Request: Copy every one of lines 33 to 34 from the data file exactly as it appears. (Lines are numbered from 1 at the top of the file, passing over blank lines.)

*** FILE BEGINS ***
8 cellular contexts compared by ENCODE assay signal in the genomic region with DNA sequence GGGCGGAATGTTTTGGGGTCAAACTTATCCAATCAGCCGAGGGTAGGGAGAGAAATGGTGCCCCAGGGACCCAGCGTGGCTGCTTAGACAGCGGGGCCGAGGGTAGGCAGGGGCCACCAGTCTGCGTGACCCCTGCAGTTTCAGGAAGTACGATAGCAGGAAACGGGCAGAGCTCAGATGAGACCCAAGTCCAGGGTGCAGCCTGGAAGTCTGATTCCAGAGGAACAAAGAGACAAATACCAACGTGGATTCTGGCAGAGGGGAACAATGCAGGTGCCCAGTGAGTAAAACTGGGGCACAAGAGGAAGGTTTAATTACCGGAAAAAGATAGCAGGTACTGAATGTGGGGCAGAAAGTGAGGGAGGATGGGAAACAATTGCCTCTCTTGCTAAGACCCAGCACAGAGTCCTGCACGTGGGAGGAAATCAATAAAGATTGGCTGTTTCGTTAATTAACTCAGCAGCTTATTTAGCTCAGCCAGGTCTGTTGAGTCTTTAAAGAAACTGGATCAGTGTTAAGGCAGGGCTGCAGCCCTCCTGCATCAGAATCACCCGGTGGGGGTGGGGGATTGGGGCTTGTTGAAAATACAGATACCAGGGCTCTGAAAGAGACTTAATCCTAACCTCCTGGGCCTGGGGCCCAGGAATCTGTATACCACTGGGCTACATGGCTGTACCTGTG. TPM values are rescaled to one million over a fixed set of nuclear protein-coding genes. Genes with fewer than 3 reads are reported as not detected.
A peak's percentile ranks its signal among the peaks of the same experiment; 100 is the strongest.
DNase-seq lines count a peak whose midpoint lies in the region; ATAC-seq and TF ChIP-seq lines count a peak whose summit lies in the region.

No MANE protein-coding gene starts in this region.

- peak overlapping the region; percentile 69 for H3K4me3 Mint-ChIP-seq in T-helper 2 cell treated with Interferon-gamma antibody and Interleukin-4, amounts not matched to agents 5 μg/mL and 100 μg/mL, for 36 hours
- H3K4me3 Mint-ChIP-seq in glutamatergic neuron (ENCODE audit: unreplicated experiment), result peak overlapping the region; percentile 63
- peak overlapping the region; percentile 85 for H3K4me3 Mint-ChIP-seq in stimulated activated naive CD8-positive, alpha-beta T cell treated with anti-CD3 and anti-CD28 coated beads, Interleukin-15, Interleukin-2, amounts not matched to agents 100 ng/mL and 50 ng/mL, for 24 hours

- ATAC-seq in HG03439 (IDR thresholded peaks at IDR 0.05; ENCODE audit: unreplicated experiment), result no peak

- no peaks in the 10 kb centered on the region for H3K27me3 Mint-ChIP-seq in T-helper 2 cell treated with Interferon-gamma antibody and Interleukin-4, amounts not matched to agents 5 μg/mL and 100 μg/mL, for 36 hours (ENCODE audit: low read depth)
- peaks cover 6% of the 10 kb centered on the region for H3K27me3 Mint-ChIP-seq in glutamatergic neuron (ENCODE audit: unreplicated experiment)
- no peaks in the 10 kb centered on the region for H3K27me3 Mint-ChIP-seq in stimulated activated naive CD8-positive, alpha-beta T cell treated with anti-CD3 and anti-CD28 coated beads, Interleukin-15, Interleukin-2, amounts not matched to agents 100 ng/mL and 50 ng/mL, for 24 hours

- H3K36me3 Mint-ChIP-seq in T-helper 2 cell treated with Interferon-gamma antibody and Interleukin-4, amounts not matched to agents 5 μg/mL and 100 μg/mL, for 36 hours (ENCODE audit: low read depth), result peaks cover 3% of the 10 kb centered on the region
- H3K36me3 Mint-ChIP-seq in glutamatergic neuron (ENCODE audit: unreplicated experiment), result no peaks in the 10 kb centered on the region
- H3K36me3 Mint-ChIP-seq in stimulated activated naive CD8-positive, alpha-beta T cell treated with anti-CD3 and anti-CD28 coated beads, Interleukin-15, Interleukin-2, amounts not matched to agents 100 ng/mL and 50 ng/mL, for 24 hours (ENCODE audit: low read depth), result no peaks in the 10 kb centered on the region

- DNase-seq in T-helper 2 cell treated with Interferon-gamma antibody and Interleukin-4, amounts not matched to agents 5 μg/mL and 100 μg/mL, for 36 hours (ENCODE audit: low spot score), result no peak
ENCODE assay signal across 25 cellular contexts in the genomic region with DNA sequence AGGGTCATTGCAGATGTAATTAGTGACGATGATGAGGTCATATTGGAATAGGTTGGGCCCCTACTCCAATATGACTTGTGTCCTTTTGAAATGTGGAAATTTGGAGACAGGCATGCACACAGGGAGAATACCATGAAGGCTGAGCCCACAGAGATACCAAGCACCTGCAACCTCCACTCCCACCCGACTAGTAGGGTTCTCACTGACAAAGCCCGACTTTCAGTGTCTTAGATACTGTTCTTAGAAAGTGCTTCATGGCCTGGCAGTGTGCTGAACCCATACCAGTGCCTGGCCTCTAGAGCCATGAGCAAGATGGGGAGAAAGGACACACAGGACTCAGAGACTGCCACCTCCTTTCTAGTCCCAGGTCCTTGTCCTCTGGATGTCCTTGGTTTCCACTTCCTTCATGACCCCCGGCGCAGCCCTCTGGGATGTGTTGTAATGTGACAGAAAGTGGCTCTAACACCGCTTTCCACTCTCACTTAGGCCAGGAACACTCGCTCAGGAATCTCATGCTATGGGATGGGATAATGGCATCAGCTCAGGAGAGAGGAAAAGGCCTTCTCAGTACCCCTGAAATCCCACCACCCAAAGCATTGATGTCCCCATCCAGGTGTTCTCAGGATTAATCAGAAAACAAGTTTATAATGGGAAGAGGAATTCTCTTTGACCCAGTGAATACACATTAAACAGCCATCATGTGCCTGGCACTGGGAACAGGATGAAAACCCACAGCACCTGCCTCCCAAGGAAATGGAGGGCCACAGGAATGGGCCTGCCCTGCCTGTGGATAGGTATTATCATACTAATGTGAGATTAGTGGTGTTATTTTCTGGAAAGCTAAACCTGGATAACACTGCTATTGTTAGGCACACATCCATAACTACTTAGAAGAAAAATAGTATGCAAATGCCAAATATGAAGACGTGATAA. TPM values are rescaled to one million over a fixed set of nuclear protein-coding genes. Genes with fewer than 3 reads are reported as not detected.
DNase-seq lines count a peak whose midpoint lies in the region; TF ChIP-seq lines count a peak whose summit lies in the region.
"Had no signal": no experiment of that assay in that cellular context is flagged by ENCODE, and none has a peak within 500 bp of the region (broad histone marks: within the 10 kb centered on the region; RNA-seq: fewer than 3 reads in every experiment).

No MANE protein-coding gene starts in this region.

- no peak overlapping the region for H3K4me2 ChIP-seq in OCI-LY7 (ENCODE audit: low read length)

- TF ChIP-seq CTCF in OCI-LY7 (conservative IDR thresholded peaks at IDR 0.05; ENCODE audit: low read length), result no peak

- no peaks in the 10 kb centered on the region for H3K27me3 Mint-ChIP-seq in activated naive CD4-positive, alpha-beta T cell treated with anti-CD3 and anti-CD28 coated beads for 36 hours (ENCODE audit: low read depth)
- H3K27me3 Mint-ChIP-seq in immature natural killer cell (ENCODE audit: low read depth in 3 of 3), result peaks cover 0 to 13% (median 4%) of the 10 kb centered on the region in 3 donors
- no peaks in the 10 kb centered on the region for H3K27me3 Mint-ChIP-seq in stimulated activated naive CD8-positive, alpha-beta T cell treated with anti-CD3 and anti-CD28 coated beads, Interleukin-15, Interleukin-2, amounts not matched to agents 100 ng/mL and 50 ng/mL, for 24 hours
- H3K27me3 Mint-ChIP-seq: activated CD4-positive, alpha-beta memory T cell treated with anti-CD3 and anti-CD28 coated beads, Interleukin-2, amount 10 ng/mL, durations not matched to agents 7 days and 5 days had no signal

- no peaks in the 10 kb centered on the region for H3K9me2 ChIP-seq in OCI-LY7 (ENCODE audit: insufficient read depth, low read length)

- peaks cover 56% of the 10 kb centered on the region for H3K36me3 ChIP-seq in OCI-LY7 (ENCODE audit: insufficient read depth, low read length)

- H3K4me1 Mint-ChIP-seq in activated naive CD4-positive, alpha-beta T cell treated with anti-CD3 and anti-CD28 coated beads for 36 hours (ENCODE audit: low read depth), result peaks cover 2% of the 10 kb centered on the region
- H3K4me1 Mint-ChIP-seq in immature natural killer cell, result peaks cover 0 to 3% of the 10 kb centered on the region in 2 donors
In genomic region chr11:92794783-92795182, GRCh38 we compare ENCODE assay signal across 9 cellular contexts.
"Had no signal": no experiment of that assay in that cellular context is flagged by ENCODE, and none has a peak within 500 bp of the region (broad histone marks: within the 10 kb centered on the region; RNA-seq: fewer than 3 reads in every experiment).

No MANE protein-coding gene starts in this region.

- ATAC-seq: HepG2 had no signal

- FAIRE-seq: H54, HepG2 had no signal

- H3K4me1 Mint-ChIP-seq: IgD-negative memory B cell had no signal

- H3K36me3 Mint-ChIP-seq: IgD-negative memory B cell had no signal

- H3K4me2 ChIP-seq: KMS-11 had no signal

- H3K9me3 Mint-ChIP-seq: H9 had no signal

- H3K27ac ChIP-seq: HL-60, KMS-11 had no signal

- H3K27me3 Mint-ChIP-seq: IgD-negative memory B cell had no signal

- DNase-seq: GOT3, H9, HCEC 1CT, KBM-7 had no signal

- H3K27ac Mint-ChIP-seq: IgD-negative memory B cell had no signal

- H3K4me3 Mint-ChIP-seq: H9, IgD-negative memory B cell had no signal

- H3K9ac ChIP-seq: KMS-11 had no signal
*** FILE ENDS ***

- ATAC-seq: HepG2 had no signal

- FAIRE-seq: H54, HepG2 had no signal